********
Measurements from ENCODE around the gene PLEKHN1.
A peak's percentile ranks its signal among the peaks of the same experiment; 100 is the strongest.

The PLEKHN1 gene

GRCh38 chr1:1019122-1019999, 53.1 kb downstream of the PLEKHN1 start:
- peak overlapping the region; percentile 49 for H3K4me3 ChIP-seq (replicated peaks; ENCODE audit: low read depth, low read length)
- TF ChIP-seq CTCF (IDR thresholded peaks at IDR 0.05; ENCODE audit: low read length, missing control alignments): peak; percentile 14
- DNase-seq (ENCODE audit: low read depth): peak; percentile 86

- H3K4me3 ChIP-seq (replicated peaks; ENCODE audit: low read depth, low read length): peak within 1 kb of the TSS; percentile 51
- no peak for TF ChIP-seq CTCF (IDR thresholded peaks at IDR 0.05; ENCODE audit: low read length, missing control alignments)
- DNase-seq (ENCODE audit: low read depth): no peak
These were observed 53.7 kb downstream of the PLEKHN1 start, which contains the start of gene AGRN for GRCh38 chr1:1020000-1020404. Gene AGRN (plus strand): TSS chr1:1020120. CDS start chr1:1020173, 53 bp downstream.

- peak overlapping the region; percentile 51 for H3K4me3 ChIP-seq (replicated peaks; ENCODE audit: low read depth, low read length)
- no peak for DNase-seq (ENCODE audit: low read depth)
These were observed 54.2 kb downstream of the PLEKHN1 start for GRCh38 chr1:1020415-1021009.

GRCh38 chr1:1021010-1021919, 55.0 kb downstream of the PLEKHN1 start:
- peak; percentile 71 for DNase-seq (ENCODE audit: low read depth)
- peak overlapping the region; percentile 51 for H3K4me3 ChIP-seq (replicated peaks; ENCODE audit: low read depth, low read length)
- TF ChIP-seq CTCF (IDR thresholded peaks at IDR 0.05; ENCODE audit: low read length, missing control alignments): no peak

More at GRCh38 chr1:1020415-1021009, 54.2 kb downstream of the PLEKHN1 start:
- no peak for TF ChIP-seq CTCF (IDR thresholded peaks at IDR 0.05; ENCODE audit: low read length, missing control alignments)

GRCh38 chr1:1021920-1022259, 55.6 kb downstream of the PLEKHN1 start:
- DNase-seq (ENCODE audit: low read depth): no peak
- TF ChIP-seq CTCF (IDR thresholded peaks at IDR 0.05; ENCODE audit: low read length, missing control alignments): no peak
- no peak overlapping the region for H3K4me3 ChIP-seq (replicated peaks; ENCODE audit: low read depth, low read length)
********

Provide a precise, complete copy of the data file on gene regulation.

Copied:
Measurements from ENCODE around the gene PLEKHN1.
A peak's percentile ranks its signal among the peaks of the same experiment; 100 is the strongest.

The PLEKHN1 gene

GRCh38 chr1:1019122-1019999, 53.1 kb downstream of the PLEKHN1 start:
- peak overlapping the region; percentile 49 for H3K4me3 ChIP-seq (replicated peaks; ENCODE audit: low read depth, low read length)
- TF ChIP-seq CTCF (IDR thresholded peaks at IDR 0.05; ENCODE audit: low read length, missing control alignments): peak; percentile 14
- DNase-seq (ENCODE audit: low read depth): peak; percentile 86

- H3K4me3 ChIP-seq (replicated peaks; ENCODE audit: low read depth, low read length): peak within 1 kb of the TSS; percentile 51
- no peak for TF ChIP-seq CTCF (IDR thresholded peaks at IDR 0.05; ENCODE audit: low read length, missing control alignments)
- DNase-seq (ENCODE audit: low read depth): no peak
These were observed 53.7 kb downstream of the PLEKHN1 start, which contains the start of gene AGRN for GRCh38 chr1:1020000-1020404. Gene AGRN (plus strand): TSS chr1:1020120. CDS start chr1:1020173, 53 bp downstream.

- peak overlapping the region; percentile 51 for H3K4me3 ChIP-seq (replicated peaks; ENCODE audit: low read depth, low read length)
- no peak for DNase-seq (ENCODE audit: low read depth)
These were observed 54.2 kb downstream of the PLEKHN1 start for GRCh38 chr1:1020415-1021009.

GRCh38 chr1:1021010-1021919, 55.0 kb downstream of the PLEKHN1 start:
- peak; percentile 71 for DNase-seq (ENCODE audit: low read depth)
- peak overlapping the region; percentile 51 for H3K4me3 ChIP-seq (replicated peaks; ENCODE audit: low read depth, low read length)
- TF ChIP-seq CTCF (IDR thresholded peaks at IDR 0.05; ENCODE audit: low read length, missing control alignments): no peak

More at GRCh38 chr1:1020415-1021009, 54.2 kb downstream of the PLEKHN1 start:
- no peak for TF ChIP-seq CTCF (IDR thresholded peaks at IDR 0.05; ENCODE audit: low read length, missing control alignments)

GRCh38 chr1:1021920-1022259, 55.6 kb downstream of the PLEKHN1 start:
- DNase-seq (ENCODE audit: low read depth): no peak
- TF ChIP-seq CTCF (IDR thresholded peaks at IDR 0.05; ENCODE audit: low read length, missing control alignments): no peak
- no peak overlapping the region for H3K4me3 ChIP-seq (replicated peaks; ENCODE audit: low read depth, low read length)